<% oracle.jsp.util.PublicUtil.setWriterEncoding(out, "MS950"); %>


Use the setWriterEncoding() method as early as possible in the JSP page.

JSP Support for Multibyte Parameter Encoding

The Sun Microsystems servlet 2.3 specification documents a method, setCharacterEncoding(), that is useful in case the default encoding of the servlet container is not suitable for multibyte request parameters and bean property settings, such as for a getParameter() call in Java code or a jsp:setProperty tag to set a bean property in JSP code.

The setCharacterEncoding() method and equivalent Oracle extensions affect parameter names and values, specifically:

This section covers the following topics:

Standard setCharacterEncoding() Method

Effective with the servlet 2.3 specification, the setCharacterEncoding() method is specified in the javax.servlet.ServletRequest interface as the standard mechanism for specifying a non-default character encoding for reading HTTP requests. The signature of this method is as follows:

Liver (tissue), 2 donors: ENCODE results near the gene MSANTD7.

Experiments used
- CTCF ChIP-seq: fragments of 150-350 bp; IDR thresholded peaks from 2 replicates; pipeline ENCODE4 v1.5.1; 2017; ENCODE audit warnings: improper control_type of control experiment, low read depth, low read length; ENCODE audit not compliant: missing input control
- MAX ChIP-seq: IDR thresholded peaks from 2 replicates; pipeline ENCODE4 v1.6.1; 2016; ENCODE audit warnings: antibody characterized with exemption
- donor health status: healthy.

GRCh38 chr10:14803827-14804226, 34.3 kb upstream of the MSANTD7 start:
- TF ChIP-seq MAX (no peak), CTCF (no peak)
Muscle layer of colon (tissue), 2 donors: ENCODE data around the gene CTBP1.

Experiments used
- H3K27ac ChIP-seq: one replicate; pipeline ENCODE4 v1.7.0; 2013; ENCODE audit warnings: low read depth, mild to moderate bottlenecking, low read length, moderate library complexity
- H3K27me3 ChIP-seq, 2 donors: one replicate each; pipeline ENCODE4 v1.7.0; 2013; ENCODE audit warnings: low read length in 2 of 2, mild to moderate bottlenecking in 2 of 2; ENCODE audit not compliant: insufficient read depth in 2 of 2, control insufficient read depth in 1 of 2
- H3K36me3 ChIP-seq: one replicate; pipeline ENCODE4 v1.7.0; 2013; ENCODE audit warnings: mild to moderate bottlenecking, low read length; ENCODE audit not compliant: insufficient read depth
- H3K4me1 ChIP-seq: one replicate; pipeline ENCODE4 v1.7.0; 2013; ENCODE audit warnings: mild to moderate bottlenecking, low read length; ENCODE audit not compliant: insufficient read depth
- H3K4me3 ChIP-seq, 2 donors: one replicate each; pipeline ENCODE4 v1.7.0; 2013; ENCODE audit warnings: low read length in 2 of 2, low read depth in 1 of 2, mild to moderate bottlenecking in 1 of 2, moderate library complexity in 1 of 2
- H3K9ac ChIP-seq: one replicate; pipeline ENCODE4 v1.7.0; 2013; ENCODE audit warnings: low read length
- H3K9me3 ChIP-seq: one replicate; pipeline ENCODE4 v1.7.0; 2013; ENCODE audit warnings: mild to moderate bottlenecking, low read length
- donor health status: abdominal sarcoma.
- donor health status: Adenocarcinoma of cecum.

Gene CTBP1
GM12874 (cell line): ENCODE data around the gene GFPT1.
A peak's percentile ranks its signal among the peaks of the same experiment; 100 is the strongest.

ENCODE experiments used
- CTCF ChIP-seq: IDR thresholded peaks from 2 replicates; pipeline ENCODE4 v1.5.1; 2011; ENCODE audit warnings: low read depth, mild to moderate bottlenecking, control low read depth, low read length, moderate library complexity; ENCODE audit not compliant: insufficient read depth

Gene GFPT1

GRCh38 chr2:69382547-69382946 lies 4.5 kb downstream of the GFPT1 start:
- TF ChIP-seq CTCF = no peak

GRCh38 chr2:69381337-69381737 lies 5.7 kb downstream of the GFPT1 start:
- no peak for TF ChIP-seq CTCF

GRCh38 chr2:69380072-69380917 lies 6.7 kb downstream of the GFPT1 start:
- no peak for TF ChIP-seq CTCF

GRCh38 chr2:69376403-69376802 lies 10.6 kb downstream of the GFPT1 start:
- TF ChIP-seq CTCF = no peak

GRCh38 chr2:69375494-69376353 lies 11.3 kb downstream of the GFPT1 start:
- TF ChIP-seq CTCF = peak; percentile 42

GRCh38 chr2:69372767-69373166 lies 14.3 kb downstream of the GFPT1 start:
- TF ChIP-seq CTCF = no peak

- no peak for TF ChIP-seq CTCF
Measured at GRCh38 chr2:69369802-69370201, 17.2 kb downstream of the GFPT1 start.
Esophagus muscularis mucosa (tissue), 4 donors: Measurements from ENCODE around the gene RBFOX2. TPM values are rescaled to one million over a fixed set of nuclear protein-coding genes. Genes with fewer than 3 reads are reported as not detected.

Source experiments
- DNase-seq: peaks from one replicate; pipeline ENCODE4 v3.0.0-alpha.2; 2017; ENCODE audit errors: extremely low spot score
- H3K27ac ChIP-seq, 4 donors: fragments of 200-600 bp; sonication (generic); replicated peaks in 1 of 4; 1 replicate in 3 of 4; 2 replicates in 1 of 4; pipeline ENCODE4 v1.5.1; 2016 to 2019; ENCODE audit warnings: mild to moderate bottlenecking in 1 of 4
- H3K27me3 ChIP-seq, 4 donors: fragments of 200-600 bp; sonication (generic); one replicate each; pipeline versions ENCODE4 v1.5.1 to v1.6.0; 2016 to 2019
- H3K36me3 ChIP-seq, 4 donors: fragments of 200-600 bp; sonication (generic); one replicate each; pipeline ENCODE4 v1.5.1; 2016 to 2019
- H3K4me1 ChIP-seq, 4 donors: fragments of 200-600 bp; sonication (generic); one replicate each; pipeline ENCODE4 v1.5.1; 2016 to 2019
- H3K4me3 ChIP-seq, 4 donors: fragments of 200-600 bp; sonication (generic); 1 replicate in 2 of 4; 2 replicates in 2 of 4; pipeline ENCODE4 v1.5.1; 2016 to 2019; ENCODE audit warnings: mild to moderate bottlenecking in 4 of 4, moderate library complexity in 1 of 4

void setCharacterEncoding(java.lang.String enc)

The enc parameter is a string specifying the name of the desired character encoding, and overrides the default character encoding. Call this method before reading request parameters or reading input through the getReader() method (also specified in the ServletRequest interface).

There is also a corresponding getter method:

String getCharacterEncoding()

Overview of Oracle Extensions for Older Servlet Environments

In pre-2.3 servlet environments, the setCharacterEncoding() method is not available. For such environments, particularly the JServ servlet 2.0 environment, Oracle provides two alternative mechanisms:

For information about these mechanisms, see "Multibyte Parameter Encoding in JServ".